My plans for the trip were simple: relax, enjoy some uninterrupted time with my wife, get some reading done, and maybe eat something yummy along the way. She had a longer list of things to accomplish.

Fortunately, we both got what we wanted out of our trip.

It got me thinking. I’ve been reading a lot about different generations, particularly Millenials, and how they’re reshaping travel, technology, the workplace. Multiple surveys have shown a shift in how generations approach ‘vacations’. Millenials tend to favor ‘the experience’ vacations – Iceland to see the northern lights, Hamilton on Broadway, kayaking down the Rockies or golfing with some celebrities. And it’s not just Millenials. There are plenty of Gen Xers or even Boomers that want the experience vacation as well.

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But for me, a Generation X, father of 7, husband for 20 years, I’ve come to enjoy simpler pleasures. Don’t get me wrong, I’m not talking about going completely granola and ditching all the technology and modern conveniences we have today. But there’s something beautiful and peaceful about taking more than a couple days or a weekend with your wife to someplace remote, away from alarm clocks and schedules, and just enjoying each other’s company.

I was able to jump into full-on relaxation mode the minute we had unpacked. But my wife, who is normally very driven and focused, took at least 3 days to completely let it all go. But when she did, it was magical.

We even ventured into Knoxville for a day and had a fantastic time on a private foodie tour of some hidden gems in the big city. If you’re ever visiting, I would definitely recommend reaching out to Paula and taking one of her Knoxville Food Tours. But at the end of the day, we went back into the mountains and enjoyed the quiet of the hills once again.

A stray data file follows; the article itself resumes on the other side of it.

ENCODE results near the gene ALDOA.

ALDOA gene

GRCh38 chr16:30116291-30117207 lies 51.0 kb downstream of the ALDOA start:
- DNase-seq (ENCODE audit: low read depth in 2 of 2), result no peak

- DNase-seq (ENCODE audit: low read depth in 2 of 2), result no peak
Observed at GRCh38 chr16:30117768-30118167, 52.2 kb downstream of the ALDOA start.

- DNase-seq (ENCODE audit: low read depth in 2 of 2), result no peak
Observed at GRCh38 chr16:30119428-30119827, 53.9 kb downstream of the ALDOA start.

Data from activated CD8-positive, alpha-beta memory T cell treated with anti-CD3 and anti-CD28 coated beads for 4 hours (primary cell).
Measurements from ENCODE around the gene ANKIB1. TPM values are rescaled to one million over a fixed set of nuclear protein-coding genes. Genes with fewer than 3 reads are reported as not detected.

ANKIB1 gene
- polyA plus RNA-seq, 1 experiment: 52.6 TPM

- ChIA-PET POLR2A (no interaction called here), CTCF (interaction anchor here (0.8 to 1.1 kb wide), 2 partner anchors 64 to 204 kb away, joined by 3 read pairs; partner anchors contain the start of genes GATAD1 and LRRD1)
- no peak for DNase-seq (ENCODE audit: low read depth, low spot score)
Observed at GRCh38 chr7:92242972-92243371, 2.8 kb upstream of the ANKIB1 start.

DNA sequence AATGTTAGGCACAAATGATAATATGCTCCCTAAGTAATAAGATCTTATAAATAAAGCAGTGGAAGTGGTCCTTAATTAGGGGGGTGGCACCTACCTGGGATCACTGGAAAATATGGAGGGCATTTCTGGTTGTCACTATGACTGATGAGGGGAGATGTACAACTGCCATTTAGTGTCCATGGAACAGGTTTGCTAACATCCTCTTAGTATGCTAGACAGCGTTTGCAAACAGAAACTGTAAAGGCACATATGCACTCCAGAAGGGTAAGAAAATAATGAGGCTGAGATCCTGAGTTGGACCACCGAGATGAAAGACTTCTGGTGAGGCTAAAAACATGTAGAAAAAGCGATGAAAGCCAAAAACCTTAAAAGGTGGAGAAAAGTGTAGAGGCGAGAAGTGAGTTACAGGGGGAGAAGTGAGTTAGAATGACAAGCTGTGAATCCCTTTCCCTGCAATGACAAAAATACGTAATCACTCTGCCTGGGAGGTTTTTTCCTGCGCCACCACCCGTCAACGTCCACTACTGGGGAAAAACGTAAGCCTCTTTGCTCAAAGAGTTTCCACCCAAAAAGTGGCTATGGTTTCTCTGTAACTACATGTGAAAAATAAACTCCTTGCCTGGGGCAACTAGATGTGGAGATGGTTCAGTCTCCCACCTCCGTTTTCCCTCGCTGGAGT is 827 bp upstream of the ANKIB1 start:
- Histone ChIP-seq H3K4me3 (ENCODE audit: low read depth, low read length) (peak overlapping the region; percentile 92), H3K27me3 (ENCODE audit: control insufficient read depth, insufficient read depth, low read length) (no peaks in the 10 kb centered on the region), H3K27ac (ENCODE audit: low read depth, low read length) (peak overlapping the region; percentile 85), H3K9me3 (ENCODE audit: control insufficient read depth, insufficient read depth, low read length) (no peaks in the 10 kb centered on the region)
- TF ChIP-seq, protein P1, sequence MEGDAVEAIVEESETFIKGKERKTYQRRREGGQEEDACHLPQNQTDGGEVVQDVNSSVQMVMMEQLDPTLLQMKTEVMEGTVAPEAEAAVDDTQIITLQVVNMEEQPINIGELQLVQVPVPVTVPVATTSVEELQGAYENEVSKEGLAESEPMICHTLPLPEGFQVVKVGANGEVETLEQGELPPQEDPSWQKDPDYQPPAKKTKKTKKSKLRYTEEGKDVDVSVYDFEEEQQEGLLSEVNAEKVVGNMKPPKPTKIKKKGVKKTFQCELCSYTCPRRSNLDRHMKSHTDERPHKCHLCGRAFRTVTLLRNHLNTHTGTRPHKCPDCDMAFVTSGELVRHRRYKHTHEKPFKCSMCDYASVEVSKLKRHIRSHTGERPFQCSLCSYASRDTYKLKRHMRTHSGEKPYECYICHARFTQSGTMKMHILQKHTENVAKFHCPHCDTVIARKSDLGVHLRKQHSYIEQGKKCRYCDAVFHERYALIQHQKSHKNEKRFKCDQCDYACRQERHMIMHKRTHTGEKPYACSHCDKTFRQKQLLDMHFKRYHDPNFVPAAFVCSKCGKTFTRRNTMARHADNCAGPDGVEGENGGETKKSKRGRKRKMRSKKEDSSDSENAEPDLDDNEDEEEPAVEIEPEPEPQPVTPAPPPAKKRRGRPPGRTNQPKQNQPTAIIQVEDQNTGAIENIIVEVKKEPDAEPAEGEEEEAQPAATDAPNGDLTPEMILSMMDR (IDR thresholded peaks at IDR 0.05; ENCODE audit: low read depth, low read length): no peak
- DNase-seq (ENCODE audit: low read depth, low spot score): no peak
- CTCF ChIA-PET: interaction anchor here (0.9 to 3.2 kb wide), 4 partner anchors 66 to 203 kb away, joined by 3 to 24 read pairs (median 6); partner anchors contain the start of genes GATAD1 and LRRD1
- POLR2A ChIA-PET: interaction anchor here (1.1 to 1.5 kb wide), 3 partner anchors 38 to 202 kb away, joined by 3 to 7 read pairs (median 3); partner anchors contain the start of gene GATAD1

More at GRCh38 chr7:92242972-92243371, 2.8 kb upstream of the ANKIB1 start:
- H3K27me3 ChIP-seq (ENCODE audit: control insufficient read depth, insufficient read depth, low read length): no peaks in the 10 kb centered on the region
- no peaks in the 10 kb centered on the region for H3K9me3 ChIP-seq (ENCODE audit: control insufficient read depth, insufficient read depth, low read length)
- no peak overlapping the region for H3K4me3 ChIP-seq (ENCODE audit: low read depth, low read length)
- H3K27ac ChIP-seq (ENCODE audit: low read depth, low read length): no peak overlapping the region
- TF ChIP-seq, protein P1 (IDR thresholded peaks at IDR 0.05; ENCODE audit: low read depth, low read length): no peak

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Eventually, it came time to go home to our children. We took the scenic road home over the Blue Ridge Parkway. The drive is incredible. We were up in the clouds overlooking some of the most amazing views of God’s creation.

We’ve been incredibly blessed for 20 years together and, Lord willing, we will have many more to come. The experience we enjoy has less to do with the where and the what but with whom we spend it.

Happy anniversary, my love.

We need less government, not more

Look at all this Free Market / Voluntarily Participating / Mutually Benefiting GREEDY Capitalism! Every single vendor, farmer, craftsman, rancher, baker, and artisan here took their time, money, talent, and sweat equity to produce goods to sell on their own.

There was no govt commissar dictating what to produce, how much, and to what standard. No one is forcing customers to buy things they don’t want or need. The only way an exchange is made is when both parties agree to the terms and are BOTH better off afterward. If buyers don’t like what they see, they move on. If producers are charging too much, they move on. If one guy is charging astronomical rates for eggs, by next week, a dozen farmers will be here to undercut him and grab up market share.

When people say stupid things like Food is a Right or Healthcare is a Right or that Everyone is entitled to Housing and blazing fast wifi, they don’t realize that there are people and labor and investment capital required to bring those things to market. They don’t just magically appear, even when the govt steals half of our paychecks from us. To claim rights to someone else’s labor or work product against their will is tantamount to Slavery.

My kind of vacation

For the second year in row, our dear friends from Texas (AJ, Laura,and #8) drove all the way to our home in South Carolina to spend a few days of their vacation with us and to celebrate our Independence Day together, blowing stuff up and eating lots of yummy food.  We laughed, shared memories and just enjoyed each other’s company.

Somehow this year, we started talking about Meyers-Briggs personality types and my brother-from-another-mother pointed out a simple description of the difference between Introverts and Extroverts.  I, being an Introvert, lose energy with prolonged exposure to people, even beloved friends.  He, being an Extrovert, replenishs his energy supply from being around people.

So, when I wake up in the morning, my batteries are fully charged because I’ve had a nice long break away from people (well, except for my beloved wife).  AJ wakes up depleted and needs company fast in order to recharge.  Basically, my brother is a vampire feeding off of people like me.  😂